This is the programme for the season 2020 – 2021. The first lectures will be delivered by Zoom on the internet. This will disadvantage those who do not have access to the internet but The Arts Society and your Committee feel that we must provide a programme for the majority.

Currently, the Broadway is not open and many members are wary about social events at the moment.

The lecture is free to all members.

How to access the lectures – downloadable instructions.

Zoom is a piece of software that allows meetings and webinars to take place. It is widely used by The Arts Society centrally for lectures.

Some of you will have used it already to keep in touch with members of your family. You do not need to download the app or programme if you  you have not done so already.

We will send you a link a day or two before the lecture and you can just click on this to open the lecture in your browser e.g. Microsoft Edge, Google Chrome or Safari.

If you have the Zoom app, we shall send the meeting ID with the email which contains the link a few days before.

The email will be sent out by Mailchimp and will be headed “The Arts Society Nottingham – Zaha Hadid by Colin Davies”. It will contain a link which you can click on or tap to access the lecture. There will also be a “button” which you can click on or tap which will take you straight to the link. You should do this about 5 minutes before 11.30am when the lecture starts. This lecture only, will be at 11.30 am because of the Remembrance Day observation.

The lecture is in the form of a Webinar. This means that you will be able only to listen to the lecture ( as at the Broadway) and ask questions via the Question and Answer button. Your image will not appear.

About 15 mins before the event is due to start, locate the email and see the link which starts https://theartssociety-org.zoom.us/…………..

The link is provided in 3 ways. Use the one which most suitable:

  • as a written link
  • as a button to press or click
  • as a meeting ID (for those familiar with Zoom)
    The link takes you automatically to you browser e.g. Safari, Microsoft Edge, Chrome etc..

Make sure that you are connected to the internet.

  1. Using a tablet or phone skips some of the next stages but follow any instructions as presented.

If you are using a PC or Laptop (and do not wish to use the Zoom app), you will see the screen below.

  1. “Open Zoom Meetings” – do not click on this, but click on “Cancel”. Clicking on “Open Zoom meetings” will download the Zoom app.
  2. Instead, click the text “Join from your browser” at the bottom of the screen.
  3. You may be presented with a box to give your name and verify “I’m not a robot”.
  4. Press the blue “Join” button
  5. If “Join with Computer audio” appears, click this.
  1. If you want to use the Zoom app (or you already have it on your device), click on “Open Zoom meetings”.
  2. You may see: “Join with Computer Audio”. Click on this box.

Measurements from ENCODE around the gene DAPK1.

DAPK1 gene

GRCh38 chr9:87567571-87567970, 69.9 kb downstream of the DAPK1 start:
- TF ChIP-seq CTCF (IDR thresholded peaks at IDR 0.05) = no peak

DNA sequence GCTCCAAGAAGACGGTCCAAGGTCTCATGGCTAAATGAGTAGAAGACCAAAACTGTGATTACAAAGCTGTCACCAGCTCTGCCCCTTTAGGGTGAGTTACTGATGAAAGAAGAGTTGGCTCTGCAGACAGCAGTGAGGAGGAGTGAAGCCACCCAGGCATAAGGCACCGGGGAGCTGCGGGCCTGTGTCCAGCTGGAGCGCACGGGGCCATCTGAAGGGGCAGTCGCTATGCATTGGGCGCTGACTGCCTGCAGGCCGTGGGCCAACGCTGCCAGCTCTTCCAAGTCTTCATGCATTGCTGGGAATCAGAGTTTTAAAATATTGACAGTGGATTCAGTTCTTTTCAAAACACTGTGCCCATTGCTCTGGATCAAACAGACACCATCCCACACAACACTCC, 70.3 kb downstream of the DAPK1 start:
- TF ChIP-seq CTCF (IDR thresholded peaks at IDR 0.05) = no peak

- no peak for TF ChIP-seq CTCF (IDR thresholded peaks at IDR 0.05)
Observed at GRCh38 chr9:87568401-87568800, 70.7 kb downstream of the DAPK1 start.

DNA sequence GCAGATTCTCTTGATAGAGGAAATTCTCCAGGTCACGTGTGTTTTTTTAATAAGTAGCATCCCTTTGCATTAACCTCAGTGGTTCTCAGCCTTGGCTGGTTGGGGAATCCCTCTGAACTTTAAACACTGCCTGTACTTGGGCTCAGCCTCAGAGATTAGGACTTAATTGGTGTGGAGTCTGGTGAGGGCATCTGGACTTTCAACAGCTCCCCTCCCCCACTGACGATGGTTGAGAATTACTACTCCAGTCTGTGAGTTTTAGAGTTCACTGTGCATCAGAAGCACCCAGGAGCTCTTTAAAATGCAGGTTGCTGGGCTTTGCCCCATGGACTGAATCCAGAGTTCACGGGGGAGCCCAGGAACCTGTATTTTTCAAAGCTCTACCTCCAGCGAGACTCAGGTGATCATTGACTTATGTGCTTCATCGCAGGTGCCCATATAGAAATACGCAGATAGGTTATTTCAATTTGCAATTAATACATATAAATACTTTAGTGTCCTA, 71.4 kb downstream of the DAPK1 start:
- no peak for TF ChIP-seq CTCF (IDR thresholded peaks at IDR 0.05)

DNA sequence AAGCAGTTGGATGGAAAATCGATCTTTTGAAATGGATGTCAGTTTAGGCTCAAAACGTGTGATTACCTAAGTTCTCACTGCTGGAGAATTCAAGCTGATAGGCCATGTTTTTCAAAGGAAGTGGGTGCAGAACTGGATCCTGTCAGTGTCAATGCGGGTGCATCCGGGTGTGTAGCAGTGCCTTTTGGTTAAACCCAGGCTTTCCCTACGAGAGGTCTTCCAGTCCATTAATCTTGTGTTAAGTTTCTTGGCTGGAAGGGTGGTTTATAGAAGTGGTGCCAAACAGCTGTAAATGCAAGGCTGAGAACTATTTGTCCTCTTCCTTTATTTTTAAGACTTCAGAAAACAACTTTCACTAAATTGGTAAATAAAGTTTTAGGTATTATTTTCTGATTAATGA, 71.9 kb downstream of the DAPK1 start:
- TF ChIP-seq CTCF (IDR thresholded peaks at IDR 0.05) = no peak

Then go to full screen.

What else will you see on the main screen:

  1. In addition to the video image, you will see extra symbols around the edge of the screen.
  2. On a PC or Laptop: the primary ones are on a black bar at the bottom of the screen. This bar is hidden until you place your pointer nearby.
  3. On a tablet: these are at the top of the screen.
  4. To ask a question, use the “Question and Answer” button. Chat is distracting to the lecturer as it appears on the screen.
  5. To leave, press the red “Leave” button.

Problems:

  1. If you cannot hear – check if the computer speakers are switched off.
  2. If you cannot see the lecture – switch on the video. When OFF, the camera symbol displays a diagonal red line across the camera symbol. Click or press on the symbol to switch.

This a practice webinar. If you want hep with your computer, please wait till after the lecture.

This is what you see on the screen with some “function” buttons.

These appear at the bottom of the screen with a laptop or PC  OR at the top with a tablet.

Beethoven at 250 – Classical Music’s Greatest Revolutionary

by Sandy Burnett

11 am on Wednesday 9th September 2020

This is an additional free lecture to test the Zoom presentation software. You will be sent a link to click on to access the lecture nearer the time.

Sandy is one of the UK’s most versatile music commentators, enjoying a career that combines broadcasting, performing and lecturing. After studying at St Catharine’s College, Cambridge and working as music director for the RSC, National Theatre and in London’s West End, Sandy Burnett spent a decade as one of the core team of presenters on BBC Radio 3. Combining engaging scholarship with hands-on expertise, he devises and leads cultural holidays all over the world, is the author of the Idler Guide to Classical Music, is a highly sought after double bassist on the London jazz scene, and was appointed the Academy of Ancient Music’s Hogwood Fellow for the 2018-19 season.
To mark the 250th anniversary of the birth of Ludwig van Beethoven, born in December 1770, Sandy guides us through the life and work of this brilliant, cantankerous, visionary and astonishingly original composer, a man who tore up the rule book of classical music. Visual illustrations include a selection of contemporary portraits, while musical examples are drawn from his genre-busting piano sonatas, quartets and symphonies, and from the revolutionary opera Fidelio. We’re talking about much more than just a musician here – Beethoven was a true Romantic artist, or as he preferred to describe himself, a “poet in sound.”